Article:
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'When Workers Work Sick, It's Unhealthy for All of Us': New York's Battle for Paid Sick Leave

The U.S. is the only rich country in the world that fails to guarantee workers some form of paid sick leave.

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This year’s PSL bill is a revision of an earlier bill from two years ago. In 2010, despite a majority support on the City Council, Speaker Quinn opposed the bill and did not bring it to a vote. The reason? As Quinn told the  NewYorkDaily News, “I have to help small business stay alive in a fragile economy.”

This year, the bill has been revised to better accommodate businesses and has gained support from three-quarters of New Yorkers, across the political spectrum. On the city council, 37 out of 51 members support it, a majority that could override Mayor Bloomberg’s veto. (The mayor threatened a veto of the 2010 PSL bill.)

Quinn, nevertheless, has spoken on various occasions of her opposition to the bill. In a statement to the Queens Chronicle in response to a pro-PSL bill rally, she said that the bill “will cost us jobs and cost us small business and their future in these tough economic times.”

At least she has been consistent — that is, consistently committed to the influence of the “business community” that opposes the bill vehemently. Quinn tows the line of the bill’s well-funded opposition: big corporations such as McDonald's, Burger King, KFC, and Olive Garden. These corporations “get big lobbyists like the National Restaurant Association, or the NFIB [National Federation of Independent Business] wrapping themselves in the flag of mom-and-pop shops, when they are really speaking for multimillion-dollar corporations,” said Ellen Bravo, director of Family Values @ Work, an advocate group for PSL legislation.

Here are some of those corporations and their lobbyists’ ungrounded claims:

Myth: “Paid sick leave would be expensive.”

Reality: Paid sick leave could save money for businesses.

Numerous studies have concluded that presenteeism, i.e., showing up to work sick, is a major component of health-related employer cost in the form of on-the-job productivity loss. Harvard Business Review put an annual $150 billion  price tag on presenteeism for American companies in 2004. In 2010, that number grew to an estimated $180 billion, surpassing the cost of absenteeism, $118 billion.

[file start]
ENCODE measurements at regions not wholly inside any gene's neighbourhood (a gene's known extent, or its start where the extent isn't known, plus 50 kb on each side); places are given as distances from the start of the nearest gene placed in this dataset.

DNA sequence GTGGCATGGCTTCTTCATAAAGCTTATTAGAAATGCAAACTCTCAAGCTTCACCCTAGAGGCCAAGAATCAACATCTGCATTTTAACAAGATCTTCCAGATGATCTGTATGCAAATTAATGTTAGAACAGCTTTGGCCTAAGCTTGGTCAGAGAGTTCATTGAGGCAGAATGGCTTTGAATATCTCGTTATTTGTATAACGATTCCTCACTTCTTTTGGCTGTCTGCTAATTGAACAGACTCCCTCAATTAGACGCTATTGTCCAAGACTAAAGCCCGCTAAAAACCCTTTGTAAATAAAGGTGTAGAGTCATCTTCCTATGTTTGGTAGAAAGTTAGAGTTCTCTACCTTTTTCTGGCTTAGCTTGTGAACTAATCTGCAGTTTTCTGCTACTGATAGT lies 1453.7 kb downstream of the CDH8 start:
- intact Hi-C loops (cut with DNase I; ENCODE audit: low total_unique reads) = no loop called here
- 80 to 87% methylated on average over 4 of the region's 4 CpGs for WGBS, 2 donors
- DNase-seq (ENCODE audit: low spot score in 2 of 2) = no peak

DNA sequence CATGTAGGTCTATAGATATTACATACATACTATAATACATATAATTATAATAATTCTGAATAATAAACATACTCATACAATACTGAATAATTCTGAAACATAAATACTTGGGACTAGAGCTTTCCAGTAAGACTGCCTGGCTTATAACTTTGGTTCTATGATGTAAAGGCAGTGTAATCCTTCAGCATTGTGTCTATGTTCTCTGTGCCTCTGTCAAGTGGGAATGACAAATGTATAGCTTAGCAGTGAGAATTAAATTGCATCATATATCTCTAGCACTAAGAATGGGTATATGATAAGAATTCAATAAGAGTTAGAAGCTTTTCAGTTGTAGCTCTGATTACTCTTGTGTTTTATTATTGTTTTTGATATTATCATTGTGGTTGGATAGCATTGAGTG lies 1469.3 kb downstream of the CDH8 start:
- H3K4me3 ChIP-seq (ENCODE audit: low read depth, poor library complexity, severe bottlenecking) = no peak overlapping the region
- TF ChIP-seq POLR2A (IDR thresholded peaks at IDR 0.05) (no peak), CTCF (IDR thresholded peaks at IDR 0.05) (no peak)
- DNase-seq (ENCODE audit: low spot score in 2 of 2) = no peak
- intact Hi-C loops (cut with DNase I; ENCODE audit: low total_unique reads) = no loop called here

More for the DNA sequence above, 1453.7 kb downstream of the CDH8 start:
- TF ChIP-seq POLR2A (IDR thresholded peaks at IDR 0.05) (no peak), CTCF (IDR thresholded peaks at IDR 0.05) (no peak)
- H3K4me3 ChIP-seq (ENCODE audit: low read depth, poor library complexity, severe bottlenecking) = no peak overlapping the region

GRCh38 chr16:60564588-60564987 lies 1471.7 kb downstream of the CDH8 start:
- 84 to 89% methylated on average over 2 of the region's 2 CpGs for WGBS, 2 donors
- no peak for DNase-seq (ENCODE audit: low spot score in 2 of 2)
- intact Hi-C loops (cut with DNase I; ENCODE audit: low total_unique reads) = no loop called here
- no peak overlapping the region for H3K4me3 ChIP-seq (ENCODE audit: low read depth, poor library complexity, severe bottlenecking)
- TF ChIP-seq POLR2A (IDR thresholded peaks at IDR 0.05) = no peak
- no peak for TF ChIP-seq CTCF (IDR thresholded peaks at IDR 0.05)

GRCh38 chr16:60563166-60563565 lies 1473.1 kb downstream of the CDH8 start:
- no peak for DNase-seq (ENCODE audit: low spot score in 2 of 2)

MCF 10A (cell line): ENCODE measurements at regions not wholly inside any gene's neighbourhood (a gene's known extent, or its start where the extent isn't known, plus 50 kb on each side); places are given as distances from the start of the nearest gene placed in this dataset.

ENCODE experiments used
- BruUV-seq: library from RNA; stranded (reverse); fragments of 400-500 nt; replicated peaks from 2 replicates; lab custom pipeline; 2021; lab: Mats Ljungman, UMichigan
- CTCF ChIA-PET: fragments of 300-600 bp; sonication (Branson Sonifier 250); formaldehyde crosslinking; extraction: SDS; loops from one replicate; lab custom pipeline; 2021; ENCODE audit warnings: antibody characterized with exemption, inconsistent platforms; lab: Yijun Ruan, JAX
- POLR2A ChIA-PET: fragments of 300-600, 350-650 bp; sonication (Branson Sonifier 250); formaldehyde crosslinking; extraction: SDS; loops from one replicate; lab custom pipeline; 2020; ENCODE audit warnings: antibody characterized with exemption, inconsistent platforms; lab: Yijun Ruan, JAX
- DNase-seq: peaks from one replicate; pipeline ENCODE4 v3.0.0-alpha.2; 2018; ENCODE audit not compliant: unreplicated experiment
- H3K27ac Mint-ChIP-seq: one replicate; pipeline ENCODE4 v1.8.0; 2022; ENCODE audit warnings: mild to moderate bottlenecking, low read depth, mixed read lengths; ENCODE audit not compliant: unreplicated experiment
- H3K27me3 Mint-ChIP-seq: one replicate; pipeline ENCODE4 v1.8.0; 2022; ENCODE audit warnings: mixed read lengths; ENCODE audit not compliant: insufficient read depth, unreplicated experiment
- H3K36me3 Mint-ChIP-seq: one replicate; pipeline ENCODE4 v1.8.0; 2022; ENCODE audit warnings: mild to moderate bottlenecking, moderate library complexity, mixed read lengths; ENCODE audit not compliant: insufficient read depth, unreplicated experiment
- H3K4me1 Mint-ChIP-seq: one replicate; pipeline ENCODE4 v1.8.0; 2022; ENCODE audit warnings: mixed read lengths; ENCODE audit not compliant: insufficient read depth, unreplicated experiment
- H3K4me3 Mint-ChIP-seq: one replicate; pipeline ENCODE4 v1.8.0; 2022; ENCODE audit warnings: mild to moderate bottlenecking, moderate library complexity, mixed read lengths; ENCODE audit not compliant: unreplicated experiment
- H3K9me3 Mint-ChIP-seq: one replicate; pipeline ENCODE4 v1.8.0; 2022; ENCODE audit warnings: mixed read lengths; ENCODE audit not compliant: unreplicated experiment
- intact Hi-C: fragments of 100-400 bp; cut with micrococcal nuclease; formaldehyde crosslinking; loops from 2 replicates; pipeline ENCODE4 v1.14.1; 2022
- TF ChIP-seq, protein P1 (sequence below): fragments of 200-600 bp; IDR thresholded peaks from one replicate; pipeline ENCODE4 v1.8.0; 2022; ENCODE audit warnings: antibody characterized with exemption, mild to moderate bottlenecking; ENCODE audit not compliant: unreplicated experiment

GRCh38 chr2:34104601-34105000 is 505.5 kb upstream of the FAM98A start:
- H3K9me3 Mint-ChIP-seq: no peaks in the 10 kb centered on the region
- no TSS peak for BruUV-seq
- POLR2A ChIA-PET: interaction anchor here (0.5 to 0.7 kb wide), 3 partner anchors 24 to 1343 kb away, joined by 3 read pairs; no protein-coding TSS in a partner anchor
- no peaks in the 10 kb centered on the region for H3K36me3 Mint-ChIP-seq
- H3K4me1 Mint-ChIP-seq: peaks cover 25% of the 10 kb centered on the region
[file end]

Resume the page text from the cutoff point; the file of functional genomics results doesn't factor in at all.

Myth: “Paid sick leave would cost jobs.”

Reality: The lack of paid sick leave costs jobs and hurts the economy.

To those without paid sick leave, like Alvarado and Alvarez, getting sick may result in losing their jobs. Based on her analysis of a  Job Openings and Labor Turnover Survey report, Eileen Appelbaum at the Center for Economic and Policy Research concluded that the economic recovery is still too weak to support robust hiring by employers. n other words, a job lost for one worker does not necessarily mean a job gained by another.

Recent research shows that job displacement has a significant shock effect on income levels, and those workers’ losses have a negative impact on the economy in general as well, because “families need to earn and spend if we are ever going to see more robust economic growth,” as Appelbaum has  pointed out.

The success of PSL legislation in San Francisco has confirmed that such legislation is good for employment growth. Two studies conducted by the Institute for Women’s Policy Research in 2008 and 2011 both show that since 2007, when San Francisco implemented its PSL law, the county’s job growth has been stronger than other Bay Area counties.

Myth: “Paid sick leave would kill small businesses.”

Reality: Small businesses would do just fine.

That is one of the favorite arguments held up by the opposition. However, IWPRs data show that only one in seven employers reported adverse effects on profitability after San Francisco implemented its PSL law in 2007.

 
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